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Brexit: Border Control

Volume 793: debated on Monday 29 October 2018


Asked by

To ask Her Majesty’s Government what assessment they have made of whether sufficient personnel will be trained and equipment will be ready to take full control of the United Kingdom's borders by the end of March 2019.

My Lords, we will always ensure that we have the resources and the workforce that we need to keep the border secure. In addition to the creation of 300 Readiness Task Force, approximately 600 Border Force officers are being recruited in 2018-19 to respond to future requirements as a result of EU exit and to provide operational resilience at the border.

My Lords, the NAO report states that for a deal we will need 1,000 more Border Force members, who will have to be fully trained, which takes 12 months, and 2,000 more for no deal and that as of 8 October 2018 we had managed to recruit 149. Perhaps a few more will arrive in the next few months. It also states that there will be an acute shortage of vets for hygiene border controls. On resources, HMRC reports that it will take up to three years for it to get its new systems in order. As we heard last week in the Answer to the Question asked by the noble Lord, Lord West, we now have, as I understand it, two offshore patrol boats to protect our maritime borders, a third is on station in the Falklands Islands and it might be agreed to build some new ones over the next several years. The tone of the NAO report is of uncertainty and insufficient time. Do the Government think that we can take back control as was promised in the referendum?

I shall address the two areas of the noble Lord’s question. The first was on the recruitment of sufficient numbers of staff. The EU exit recruitment strategy for 2018-19 is actually deal-agnostic. It is being taken forward in three broad phases: before Christmas with a flexible workforce of 300; an additional 300 leading up to Brexit; and another 300 post Brexit. Secondly, the noble Lord asked about the border patrol service. It operates a fleet of five cutters and six coastal patrol vessels around the UK coastline. They are deployed on a risk or intelligence basis and fulfil a number of tasks.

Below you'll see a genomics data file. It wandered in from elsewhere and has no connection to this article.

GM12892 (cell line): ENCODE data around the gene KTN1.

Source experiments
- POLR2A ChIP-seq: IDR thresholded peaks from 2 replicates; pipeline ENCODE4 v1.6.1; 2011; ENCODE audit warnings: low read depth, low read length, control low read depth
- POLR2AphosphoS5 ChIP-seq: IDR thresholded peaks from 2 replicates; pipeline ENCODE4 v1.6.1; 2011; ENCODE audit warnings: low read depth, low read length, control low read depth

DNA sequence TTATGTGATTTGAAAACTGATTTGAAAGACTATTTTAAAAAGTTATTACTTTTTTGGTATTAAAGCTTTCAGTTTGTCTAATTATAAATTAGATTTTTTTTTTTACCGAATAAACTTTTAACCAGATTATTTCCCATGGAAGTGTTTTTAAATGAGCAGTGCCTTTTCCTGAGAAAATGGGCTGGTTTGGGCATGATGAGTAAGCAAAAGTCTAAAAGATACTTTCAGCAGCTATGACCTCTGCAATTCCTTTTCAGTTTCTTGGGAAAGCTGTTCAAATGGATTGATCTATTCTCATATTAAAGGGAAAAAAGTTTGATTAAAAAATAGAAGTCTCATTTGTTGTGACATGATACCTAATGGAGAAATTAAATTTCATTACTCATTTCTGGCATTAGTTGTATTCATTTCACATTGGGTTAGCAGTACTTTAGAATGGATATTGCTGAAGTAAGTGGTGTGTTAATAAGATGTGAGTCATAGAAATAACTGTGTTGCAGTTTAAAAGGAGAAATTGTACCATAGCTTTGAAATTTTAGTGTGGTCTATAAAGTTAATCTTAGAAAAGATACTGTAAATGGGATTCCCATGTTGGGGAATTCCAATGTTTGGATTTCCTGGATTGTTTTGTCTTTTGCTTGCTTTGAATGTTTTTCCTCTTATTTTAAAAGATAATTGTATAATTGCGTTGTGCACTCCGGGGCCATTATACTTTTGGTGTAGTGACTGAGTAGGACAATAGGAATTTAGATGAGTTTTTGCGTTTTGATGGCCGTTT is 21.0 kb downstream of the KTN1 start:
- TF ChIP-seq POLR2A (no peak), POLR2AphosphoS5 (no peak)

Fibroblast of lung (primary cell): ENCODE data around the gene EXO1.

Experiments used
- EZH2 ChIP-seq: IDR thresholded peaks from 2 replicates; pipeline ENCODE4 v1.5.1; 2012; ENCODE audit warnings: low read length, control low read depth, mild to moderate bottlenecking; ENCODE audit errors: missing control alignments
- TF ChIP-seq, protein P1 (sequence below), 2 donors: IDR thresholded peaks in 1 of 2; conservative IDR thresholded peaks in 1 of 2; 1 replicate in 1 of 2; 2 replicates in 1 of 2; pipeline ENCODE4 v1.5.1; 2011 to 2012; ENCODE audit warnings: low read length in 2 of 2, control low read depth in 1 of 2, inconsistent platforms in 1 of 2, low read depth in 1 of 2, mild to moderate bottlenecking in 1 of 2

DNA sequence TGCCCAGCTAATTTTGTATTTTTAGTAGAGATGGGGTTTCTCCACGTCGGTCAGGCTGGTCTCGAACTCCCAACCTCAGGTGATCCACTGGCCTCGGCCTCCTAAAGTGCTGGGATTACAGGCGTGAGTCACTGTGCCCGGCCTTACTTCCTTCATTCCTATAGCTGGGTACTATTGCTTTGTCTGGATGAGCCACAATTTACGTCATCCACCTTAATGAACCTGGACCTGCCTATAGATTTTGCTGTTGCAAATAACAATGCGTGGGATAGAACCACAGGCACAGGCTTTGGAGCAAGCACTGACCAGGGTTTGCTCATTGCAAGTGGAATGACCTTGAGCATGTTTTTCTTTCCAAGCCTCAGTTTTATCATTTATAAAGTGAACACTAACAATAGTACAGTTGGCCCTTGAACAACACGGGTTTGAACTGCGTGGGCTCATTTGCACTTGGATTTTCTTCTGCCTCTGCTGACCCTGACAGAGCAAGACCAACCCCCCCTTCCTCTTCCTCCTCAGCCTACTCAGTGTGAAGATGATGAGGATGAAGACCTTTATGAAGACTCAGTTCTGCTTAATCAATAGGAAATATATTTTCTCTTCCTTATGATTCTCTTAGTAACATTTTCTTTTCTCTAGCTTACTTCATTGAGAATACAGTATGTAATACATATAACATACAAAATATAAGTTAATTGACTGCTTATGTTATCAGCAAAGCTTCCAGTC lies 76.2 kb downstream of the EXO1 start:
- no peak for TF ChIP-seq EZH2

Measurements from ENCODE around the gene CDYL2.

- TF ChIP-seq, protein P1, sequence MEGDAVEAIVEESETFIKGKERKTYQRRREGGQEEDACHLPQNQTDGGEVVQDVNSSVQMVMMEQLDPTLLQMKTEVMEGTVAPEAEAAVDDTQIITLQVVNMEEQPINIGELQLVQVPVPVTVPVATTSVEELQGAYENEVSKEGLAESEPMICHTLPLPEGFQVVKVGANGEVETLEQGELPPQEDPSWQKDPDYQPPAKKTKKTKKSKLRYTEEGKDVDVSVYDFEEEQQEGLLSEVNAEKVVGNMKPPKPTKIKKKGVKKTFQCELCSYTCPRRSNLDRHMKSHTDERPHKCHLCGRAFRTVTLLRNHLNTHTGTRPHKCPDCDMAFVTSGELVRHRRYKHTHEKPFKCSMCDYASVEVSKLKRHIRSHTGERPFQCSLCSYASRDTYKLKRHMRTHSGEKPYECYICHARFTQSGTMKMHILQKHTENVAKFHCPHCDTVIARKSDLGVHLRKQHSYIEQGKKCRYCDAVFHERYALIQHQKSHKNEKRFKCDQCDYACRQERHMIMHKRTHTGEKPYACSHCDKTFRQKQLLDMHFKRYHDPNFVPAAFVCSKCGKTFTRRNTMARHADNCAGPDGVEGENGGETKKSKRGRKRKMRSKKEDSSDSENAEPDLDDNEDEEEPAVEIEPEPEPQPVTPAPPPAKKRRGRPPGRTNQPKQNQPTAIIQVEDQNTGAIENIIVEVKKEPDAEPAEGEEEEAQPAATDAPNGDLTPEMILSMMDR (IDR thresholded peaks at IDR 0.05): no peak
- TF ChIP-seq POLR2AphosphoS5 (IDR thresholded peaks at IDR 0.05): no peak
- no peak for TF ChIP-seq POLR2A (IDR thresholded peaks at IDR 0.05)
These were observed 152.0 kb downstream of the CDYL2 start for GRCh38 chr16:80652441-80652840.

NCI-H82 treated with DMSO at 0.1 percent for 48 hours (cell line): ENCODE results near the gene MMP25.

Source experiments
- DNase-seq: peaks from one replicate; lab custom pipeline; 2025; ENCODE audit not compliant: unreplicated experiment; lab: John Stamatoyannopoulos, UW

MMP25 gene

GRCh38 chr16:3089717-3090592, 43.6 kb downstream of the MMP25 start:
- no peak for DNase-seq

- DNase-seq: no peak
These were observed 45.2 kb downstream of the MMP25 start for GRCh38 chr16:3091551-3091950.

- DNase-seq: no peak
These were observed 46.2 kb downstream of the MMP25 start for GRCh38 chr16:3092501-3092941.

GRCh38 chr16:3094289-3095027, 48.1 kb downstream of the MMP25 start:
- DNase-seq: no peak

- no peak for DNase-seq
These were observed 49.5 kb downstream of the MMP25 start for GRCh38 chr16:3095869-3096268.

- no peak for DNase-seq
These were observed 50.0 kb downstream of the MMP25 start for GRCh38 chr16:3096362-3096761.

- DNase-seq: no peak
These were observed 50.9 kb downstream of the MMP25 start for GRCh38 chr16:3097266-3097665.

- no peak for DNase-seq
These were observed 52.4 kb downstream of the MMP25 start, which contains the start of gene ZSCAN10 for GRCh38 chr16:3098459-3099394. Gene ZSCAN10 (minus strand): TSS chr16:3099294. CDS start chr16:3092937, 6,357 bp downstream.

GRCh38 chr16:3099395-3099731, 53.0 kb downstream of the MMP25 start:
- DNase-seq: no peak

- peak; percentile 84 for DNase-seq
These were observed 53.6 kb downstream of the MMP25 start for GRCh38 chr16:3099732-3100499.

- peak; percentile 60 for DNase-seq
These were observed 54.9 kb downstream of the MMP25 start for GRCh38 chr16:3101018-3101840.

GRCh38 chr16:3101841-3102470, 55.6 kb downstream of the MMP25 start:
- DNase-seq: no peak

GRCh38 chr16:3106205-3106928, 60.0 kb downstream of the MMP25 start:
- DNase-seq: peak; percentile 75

My Lords, the Minister referred to the craft of the Border Force but she knows very well that at any given time only two or maybe sometimes three of them are actually able to operate. For comparison, Holland and France operate well over 100 craft to do a similar task. The NAO study itself refused to even spot the fact that we are an island. I must say that I am beginning to feel rather depressed by this. There is a huge coastline to look after. Does the Minister not agree that we really need to do something to ensure that we have enough vessels to look after our territorial seas?

I completely agree with the noble Lord. We have a border delivery group in place ensuring that it looks at the risks and the commitments made to maintain flow and security. The boats that we are talking about are flexible to a number of needs. We have always been an island—that is nothing new—but the noble Lord is right that we have to have sufficient infrastructure to patrol it.

My Lords, if I may return to dry land, will the Minister confirm that it is the Government’s intention to offer visa-free access to EU citizens unless they wish to come here to work? If they were to do that, it would enormously reduce the extra burden on the Border Force and on the borders in general.

We have visa-free access for many countries. The exact look of our immigration system as we leave the EU is of course subject to the negotiations, but to have people flow as freely as possible through our borders is the ultimate aim.

My Lords, if we are to change the number of border officers, will the Minister consider changing the passenger survey method of counting immigration, which currently asks 0.6% of people arriving in this country whether they are tourists or immigrants? The answers are not verified, and the statistics produced do not tally with other statistics such as national insurance costs.

My noble friend is absolutely right to raise the issue of getting better and richer statistical data. For the last few years we have been introducing exit checks, which add to the picture of what our immigration and emigration system looks like.

I am very grateful. Does the Minister appreciate the worries in the port of Holyhead, expressed very strongly by people from Stena Line and from the port authority itself, that there are inadequate numbers of staff to cope with the very high volumes that come from Ireland? Unless something is done urgently, there is no chance of being in a position by 29 March. Can she give some assurance to the House?

I certainly appreciate any concern that we have sufficient numbers of staff to meet demand at the border. People coming from Ireland are often not subject to those sorts of checks but it is important that we have the right number of border staff in place as we leave the European Union.

My Lords, this is really not appropriate during Questions. We will hear quickly from the Liberal Democrat Benches.

My Lords, the Minister talked about an additional 600 staff being recruited in 2018-19. Does she not agree that there were in fact 450 fewer full-time equivalents in Border Force in 2017-18 than there were five years ago, despite a significant increase in the number of people coming across the border?

I did not actually talk about 600 staff; I talked about 900 in three lots of 300. In fact, the number permanently employed in Border Force at the end of 2017-18 was 7,700, and the forecast for 2019 is 8,600.